Proving that politics repeats itself endlessly, one of the ads put together by Democrats for Nixon showed George McGovern as a flip-flopper on issues such as withdrawal from Vietnam. So, while McGovern was transformed by the Republican Committee to Re-Elect the President from a heroic World War II bomber pilot into a pinko pacifist, fellow Democrats who soon would permanently join that Republican Party made a devastating hit on him, deploying the flip-flopping trope that provided a solid punch against John Kerry, three decades later.
Still, many rank-and-file Democrats, especially Southerners able to trace their party roots to ante bellum days, needed more than patriotic appeals to shift their votes. The "Southern Strategy" was just the ticket.
Watergate put an end to Nixon, and the elections of 1974 and 1976 briefly interrupted but did not reverse the outflow of Republican-cuddling Democrats. Along came 1980 and the Reagan Democrats.
The B-minus movie actor who became an A-plus Republican icon, sprung his campaign from Philadelphia, Mississippi, with a coded paean to states’ rights to regain the Wallace-cum-Nixon Democrats who had voted throughout the Old Confederacy (except in Virginia) for Jimmy Carter in ’76. Reagan Democrats, including fresh recruits among white working-class Democrats from the North and West, liked their man’s tough-talking persona delivered with a smile.
Even when he was redistributing wealth upward paid for by doubling the national debt, breaking unions, demonizing government, privatizing public patrimony, supplying guns to terrorists, and attempting to gut as much of the FDR social and economic legacy as he could get away with, all with harmful consequences for the very demographics most Reagan Democrats came from, they stayed by his side.
There have been Bush Democrats, too, though mostly Mister Bush has just managed to hang onto the leavings of his predecessors, the aged and aging Wallace, Nixon and Reagan Democrats.
You McCainocrats don’t run in a direct lineage from all these ancestors. For one thing, they had issues, many of them unlikable, even detestable, but understandable. You, however, clearly have no guiding philosophy beyond surly revenge. John McCain can’t possibly give you what you want if what you really want is what you say Senator Clinton has been in the running for this year. Only on the margins does he contravene the rightwing cabal that over time seized the party and has now left it in disarray. His discernible stances on almost everything of note are, or should be, anathema to any Democrat who is a Democrat. Much of the rest of his views are just contradictory meandering. When he opens his mouth, you never know which side he will speak from.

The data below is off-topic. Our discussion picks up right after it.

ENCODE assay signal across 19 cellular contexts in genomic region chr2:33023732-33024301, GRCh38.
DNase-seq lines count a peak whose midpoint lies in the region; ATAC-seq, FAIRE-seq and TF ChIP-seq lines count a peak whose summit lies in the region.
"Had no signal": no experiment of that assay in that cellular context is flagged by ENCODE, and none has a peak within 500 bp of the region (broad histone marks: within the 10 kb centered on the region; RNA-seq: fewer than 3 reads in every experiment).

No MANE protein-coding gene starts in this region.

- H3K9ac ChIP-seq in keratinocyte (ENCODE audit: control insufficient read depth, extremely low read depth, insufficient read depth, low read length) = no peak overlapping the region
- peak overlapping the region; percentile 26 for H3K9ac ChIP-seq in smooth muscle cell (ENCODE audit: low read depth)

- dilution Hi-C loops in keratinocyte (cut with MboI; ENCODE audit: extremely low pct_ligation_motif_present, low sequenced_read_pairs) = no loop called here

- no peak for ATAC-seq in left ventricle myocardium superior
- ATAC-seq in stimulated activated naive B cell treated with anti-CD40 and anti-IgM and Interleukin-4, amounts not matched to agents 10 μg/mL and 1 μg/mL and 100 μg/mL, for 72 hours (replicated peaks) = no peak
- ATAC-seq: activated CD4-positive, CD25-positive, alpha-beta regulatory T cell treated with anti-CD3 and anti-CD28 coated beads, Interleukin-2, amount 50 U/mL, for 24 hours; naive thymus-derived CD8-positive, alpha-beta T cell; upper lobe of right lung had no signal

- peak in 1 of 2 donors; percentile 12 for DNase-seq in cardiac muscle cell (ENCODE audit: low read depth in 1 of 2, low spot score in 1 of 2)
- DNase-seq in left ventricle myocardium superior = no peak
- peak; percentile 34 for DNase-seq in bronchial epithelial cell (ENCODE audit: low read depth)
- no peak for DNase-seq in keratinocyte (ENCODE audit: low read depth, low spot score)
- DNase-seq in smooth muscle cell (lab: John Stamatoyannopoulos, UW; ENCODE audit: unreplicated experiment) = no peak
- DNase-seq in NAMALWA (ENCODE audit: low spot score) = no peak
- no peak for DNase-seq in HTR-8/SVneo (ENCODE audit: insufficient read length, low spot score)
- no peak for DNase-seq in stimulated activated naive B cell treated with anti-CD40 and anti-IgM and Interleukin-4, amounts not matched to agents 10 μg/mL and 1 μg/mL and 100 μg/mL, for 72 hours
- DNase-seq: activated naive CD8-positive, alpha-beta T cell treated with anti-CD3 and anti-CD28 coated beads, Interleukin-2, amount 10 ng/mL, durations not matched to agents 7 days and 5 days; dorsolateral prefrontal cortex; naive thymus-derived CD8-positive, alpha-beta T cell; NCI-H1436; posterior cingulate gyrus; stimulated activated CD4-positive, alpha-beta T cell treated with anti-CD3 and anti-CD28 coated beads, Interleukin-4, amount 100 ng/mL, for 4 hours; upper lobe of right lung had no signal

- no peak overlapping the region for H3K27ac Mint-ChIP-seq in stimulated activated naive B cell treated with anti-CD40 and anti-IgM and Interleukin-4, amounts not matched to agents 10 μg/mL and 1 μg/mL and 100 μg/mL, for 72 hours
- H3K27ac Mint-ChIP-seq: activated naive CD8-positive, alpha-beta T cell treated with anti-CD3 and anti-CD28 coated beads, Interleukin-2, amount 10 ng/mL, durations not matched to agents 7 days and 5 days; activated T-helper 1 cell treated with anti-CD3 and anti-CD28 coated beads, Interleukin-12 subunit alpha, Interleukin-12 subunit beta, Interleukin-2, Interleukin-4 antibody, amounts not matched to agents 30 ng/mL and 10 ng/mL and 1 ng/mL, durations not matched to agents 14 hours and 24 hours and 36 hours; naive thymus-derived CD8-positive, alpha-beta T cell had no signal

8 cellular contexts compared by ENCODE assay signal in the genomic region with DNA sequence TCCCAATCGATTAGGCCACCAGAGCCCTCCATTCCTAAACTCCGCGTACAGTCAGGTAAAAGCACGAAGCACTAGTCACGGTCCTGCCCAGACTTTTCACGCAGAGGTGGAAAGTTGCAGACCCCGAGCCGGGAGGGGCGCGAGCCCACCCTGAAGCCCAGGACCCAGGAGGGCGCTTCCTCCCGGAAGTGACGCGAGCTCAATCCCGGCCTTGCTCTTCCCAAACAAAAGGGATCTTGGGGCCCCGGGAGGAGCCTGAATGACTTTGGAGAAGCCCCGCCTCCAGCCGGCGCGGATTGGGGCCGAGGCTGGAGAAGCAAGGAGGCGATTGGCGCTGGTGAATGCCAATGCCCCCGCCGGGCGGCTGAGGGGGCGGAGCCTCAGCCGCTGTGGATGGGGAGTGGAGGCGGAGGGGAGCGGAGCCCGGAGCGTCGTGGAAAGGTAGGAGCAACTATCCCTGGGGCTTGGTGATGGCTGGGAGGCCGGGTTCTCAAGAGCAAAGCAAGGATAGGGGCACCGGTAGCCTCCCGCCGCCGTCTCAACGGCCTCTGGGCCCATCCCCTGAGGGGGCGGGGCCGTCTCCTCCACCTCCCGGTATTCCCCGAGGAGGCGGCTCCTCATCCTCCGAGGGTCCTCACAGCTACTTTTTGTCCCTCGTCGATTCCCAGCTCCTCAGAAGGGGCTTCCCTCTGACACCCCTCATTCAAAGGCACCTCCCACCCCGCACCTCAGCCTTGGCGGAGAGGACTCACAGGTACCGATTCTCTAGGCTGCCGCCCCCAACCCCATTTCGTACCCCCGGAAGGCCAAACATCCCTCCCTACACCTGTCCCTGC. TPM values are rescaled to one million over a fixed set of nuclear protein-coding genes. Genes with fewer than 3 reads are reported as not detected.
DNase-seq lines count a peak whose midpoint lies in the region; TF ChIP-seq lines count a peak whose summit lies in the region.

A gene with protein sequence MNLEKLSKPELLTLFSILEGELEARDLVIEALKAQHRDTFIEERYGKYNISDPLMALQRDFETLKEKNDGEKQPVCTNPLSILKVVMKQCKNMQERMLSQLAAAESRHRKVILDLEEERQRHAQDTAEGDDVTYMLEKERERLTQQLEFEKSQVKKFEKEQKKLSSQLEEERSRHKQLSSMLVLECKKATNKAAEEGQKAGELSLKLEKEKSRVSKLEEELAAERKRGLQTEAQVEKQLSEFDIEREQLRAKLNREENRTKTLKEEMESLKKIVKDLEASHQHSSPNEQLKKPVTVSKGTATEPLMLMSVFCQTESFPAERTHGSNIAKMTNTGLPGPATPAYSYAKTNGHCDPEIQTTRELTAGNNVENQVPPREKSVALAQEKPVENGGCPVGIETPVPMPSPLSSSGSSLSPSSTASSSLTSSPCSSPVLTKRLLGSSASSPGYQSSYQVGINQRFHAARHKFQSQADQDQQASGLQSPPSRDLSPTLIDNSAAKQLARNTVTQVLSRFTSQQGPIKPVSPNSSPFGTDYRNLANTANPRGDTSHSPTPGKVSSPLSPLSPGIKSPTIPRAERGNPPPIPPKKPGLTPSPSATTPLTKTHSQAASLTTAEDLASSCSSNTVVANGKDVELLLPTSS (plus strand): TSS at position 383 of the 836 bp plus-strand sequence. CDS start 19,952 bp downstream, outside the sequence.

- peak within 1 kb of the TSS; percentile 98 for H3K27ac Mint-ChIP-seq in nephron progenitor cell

I’m no fan of third parties because history shows only one making the leap to even the lower rungs of national power. But I can at least understand voters who jump ship to a third party based on principle and symbolism and hope for a breakthrough in a direction amicable to their beliefs. You McCainocrats, on the other hand, are incomprehensible. Is the idea that voting for another four years of rightwing Republican rule would be worth it as long as you could say: "See? We told you Obama couldn’t win." Does the McCainocrat lunacy embrace the idea that four more years of a Republican in the White House would make Clinton a shoo-in for 2012?
If that’s what your telling me, if you’re willing to force the American people to suffer for your chance to say nah-nah-nah, I’ll have two words for you when you come around looking for my support for any candidate or any cause in 2012 or any other time in the future: Bite me.